Retired United States Air Force (USAF) veteran, Tech Sergeant Joshua Smith from Spanish Fork, Utah, is a member of The Church of Jesus Christ of Latter-day Saints (often mistakenly referred to as the “Mormon Church”). He is a husband and the father of five. He is also a member of the Air Force’s Wounded Warriors program and was a member of Team USA at the 2018 Invictus Games in Sydney, Australia, which were held in October.
After competing in various adaptive sports, Smith (or “Smitty” as his friends call him) won eight medals, including a gold medal. He marveled as he reflected on his journey of pain, trial, and triumph. The experience and the emotions that accompanied it was far different than what he had experienced more than a decade ago when he suffered severe injuries while participating in military survival school training, which drastically affects his active lifestyle. Fortunately, he does not need to permanently use a wheelchair.
At the Invictus Games, he was sitting in a wheelchair with an American flag draped around his shoulders, as Meghan Markle, the Duchess of Sussex, presented him with a gold medal. Prince Harry also personally congratulated him for his performance in the gold medal basketball game. He told LDS Living, “The journey and experience has been pretty awesome, pretty amazing, definitely one I never thought I would be on. I never imagined that I’d be participating in adaptive sports or have gone through the physical struggles and trials I went through during my military service and career. Sometimes life throws a curveball or two at you.”
Smith had always aspired to a military career. However, in June 2008, things took a different turn in the road. During some intensive training, he injured his right hip. He recalls, “My back went out on me. My neck went out on me. When I got out, I was hurting. I had about three or four days left of training and I kind of sucked it up. I didn’t say anything to anybody because I just wanted to graduate and get out of there.”
A few years later when he decided to see a hip specialist, he learned that both of hips were destroyed – the right hip which was injured during training and the left hip due to compensating to his left side – and he would need to have both replaced. The damage to his hips contributed to other injuries in his back and neck. He experienced high levels of pain, making it difficult at times to get dressed and go to work. There were also times when he could not bend down. So, his wife and kids had to help him put on his socks and lace up his boots.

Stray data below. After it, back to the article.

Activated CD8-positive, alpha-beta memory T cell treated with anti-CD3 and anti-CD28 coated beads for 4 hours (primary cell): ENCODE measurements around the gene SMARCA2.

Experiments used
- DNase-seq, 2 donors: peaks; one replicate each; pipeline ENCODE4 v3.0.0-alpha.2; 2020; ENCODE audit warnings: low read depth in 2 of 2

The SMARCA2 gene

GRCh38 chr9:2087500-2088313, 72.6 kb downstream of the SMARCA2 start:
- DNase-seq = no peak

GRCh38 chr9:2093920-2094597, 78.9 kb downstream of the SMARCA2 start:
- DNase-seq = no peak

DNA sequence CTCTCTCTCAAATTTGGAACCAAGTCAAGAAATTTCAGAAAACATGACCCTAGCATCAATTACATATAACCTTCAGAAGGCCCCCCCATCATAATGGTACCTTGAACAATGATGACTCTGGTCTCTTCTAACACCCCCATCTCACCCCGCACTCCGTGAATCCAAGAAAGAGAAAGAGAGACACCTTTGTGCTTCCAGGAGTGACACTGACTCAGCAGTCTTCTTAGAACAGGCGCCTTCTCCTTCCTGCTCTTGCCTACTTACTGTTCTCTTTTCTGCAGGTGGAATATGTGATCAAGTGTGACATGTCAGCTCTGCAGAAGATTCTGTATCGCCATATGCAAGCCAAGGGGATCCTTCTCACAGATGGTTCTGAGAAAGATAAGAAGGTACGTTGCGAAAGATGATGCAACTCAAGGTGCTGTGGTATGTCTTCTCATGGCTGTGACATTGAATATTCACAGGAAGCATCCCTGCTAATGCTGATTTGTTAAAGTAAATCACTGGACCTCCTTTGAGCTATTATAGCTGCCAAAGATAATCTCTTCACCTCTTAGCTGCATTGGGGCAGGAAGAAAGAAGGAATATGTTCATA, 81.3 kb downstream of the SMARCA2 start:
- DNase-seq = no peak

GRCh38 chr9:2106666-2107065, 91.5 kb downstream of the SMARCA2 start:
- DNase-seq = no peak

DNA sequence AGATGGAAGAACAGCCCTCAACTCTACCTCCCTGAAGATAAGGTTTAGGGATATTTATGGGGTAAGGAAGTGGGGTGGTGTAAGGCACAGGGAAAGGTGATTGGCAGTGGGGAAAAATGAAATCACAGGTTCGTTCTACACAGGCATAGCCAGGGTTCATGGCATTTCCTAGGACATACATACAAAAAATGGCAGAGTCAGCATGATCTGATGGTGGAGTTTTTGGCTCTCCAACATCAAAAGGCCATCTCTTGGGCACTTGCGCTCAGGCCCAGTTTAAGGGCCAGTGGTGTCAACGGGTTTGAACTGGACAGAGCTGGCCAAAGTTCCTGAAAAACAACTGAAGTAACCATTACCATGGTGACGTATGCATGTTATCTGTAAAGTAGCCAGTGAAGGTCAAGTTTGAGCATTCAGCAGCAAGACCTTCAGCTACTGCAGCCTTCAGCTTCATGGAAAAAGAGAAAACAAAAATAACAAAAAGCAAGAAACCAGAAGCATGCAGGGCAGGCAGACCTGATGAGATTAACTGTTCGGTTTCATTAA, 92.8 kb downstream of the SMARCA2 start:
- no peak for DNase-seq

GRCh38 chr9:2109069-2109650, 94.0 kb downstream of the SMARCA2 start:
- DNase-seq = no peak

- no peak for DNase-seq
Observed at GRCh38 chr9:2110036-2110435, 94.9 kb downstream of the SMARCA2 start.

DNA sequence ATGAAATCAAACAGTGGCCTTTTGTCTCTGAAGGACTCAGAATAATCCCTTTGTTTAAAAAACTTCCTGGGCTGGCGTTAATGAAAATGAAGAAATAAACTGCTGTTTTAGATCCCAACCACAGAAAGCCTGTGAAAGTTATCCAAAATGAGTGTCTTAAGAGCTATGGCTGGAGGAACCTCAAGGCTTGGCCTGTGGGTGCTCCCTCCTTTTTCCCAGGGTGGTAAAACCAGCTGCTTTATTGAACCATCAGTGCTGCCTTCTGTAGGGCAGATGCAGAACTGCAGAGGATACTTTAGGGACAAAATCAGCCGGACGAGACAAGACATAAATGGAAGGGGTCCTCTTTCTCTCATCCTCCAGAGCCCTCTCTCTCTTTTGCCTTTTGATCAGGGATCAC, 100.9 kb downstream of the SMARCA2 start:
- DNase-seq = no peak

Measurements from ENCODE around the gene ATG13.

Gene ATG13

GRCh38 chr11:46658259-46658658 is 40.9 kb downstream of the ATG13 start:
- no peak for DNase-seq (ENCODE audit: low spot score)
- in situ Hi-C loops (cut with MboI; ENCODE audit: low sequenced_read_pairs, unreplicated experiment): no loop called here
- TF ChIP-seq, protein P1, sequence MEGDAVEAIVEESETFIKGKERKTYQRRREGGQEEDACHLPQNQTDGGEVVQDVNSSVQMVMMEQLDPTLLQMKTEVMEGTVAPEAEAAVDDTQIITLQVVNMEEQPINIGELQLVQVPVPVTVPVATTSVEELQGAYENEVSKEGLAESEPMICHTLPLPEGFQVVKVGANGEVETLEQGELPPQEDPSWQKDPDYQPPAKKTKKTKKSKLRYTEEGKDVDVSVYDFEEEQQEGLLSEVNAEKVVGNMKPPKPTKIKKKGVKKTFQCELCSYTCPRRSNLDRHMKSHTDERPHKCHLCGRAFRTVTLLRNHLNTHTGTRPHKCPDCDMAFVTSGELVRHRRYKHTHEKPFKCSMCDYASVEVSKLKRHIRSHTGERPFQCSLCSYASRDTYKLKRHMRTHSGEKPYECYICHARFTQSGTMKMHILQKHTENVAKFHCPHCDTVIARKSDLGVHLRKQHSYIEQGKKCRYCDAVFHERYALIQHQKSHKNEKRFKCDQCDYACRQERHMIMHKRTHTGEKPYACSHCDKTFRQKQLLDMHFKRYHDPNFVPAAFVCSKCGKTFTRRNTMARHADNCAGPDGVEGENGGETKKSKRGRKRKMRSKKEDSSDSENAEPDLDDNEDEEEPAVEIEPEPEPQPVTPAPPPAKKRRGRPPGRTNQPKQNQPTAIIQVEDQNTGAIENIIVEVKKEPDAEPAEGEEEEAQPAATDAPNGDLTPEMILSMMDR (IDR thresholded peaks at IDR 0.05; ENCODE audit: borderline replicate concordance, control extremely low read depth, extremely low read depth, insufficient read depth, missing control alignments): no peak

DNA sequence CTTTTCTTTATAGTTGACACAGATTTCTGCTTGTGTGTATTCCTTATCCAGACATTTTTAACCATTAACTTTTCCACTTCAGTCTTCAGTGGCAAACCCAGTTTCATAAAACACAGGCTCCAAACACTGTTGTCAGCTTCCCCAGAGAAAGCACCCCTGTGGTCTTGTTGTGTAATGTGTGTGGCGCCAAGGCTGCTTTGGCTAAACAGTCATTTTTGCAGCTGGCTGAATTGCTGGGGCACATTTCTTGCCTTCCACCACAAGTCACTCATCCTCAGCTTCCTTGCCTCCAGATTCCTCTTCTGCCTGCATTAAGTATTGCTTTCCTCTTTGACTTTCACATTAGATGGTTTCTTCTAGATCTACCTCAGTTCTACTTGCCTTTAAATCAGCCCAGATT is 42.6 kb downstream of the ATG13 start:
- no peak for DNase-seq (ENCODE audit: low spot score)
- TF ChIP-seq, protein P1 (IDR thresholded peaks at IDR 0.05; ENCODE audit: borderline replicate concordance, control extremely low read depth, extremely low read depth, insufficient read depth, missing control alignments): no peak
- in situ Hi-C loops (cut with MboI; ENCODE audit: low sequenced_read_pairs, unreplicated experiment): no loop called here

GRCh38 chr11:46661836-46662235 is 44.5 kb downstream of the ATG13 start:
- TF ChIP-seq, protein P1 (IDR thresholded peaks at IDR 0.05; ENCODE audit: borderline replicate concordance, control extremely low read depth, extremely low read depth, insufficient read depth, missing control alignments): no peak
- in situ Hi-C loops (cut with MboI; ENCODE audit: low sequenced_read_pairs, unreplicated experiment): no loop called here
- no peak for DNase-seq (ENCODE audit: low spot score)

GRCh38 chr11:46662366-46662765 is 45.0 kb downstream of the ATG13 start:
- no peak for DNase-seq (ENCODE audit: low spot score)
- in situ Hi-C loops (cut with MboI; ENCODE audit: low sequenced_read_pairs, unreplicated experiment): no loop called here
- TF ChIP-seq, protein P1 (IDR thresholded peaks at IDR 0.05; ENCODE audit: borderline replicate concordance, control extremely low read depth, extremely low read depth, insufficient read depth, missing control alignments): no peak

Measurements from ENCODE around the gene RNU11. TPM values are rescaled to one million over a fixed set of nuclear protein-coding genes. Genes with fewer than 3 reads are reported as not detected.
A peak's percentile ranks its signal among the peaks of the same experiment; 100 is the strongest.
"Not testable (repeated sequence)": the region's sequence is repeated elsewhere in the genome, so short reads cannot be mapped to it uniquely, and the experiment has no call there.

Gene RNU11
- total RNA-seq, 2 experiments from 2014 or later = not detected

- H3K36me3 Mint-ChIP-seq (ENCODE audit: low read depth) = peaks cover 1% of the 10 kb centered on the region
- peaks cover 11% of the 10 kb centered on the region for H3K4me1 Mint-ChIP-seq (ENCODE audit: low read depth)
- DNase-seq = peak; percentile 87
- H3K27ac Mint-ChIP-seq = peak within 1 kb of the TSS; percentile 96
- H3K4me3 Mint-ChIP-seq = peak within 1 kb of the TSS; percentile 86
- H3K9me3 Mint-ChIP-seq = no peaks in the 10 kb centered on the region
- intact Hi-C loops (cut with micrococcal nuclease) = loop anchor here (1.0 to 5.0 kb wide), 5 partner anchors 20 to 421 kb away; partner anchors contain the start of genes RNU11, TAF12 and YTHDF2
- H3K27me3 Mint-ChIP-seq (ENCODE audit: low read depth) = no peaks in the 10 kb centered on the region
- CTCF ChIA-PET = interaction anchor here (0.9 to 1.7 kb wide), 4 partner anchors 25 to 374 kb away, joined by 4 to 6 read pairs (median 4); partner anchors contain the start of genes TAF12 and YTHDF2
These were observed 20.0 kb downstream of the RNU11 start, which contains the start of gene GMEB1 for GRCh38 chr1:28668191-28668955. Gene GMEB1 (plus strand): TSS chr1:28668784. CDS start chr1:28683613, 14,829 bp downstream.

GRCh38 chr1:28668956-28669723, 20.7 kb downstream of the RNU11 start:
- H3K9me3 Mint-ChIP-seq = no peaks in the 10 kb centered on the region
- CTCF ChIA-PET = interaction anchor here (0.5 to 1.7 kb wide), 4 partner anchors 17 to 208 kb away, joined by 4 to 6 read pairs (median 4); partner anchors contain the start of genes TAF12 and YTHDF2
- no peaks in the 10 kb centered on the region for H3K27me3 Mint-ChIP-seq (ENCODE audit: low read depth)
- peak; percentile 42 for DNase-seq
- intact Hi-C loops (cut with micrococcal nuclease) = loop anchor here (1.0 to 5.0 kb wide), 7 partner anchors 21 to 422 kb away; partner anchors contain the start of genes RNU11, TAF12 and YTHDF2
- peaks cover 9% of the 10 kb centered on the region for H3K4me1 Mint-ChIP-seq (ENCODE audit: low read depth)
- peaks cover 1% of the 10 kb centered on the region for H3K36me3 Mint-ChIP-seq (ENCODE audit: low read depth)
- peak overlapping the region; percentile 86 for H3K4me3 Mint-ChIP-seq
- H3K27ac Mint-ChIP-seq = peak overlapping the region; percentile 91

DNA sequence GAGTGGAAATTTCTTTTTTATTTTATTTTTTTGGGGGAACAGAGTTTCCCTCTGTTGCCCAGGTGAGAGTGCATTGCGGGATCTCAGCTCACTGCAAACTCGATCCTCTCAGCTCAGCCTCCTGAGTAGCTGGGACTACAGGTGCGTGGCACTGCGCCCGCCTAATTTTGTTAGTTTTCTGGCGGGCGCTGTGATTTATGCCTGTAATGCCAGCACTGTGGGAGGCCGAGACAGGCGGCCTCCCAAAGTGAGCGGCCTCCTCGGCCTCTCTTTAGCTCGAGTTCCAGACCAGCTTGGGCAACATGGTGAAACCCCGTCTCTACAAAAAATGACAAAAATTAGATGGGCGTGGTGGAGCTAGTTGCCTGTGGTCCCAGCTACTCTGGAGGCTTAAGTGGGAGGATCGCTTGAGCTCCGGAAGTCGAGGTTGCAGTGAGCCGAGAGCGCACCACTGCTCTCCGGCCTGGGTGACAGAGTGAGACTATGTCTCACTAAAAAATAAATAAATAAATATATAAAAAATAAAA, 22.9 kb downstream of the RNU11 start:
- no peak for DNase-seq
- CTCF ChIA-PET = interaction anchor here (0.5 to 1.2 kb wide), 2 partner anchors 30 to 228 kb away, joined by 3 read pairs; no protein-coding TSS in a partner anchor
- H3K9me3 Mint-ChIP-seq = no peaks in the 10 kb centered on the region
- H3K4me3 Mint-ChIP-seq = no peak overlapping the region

He said, “I just kind of sucked it up, just dealt with it. I went to doctors and physical therapists all the time and did whatever I could besides pop pills because I wasn’t going to do that. (Pain) and living with the injury became the norm.” Smith was medically retired from the military in 2016 after 13 years of active duty service. He could still stand and “hobble” around, but he was not as physically fit and active as he once was.
After his hip replacements, a good friend mentioned to him about having a friend in the Air Force’s Wounded Warrior program and suggested that he consider becoming involved. Smith had reservations and did not believe that he would qualify for the program. He thought that the program was designed for soldiers who had lost a limb in a war zone.
Eventually, another friend persuaded him to at least learn more about the program. He and his wife, Michelle, learned that not only did he qualify for the program, but the program also provides several benefits, as well as, care for disabled servicemen and women.
He attended a Wounded Warrior camp in Florida and rediscovered his passion for competition through adaptive sports such as wheelchair basketball, sitting volleyball, cycling, rowing, and other athletic events. He told LDS Living: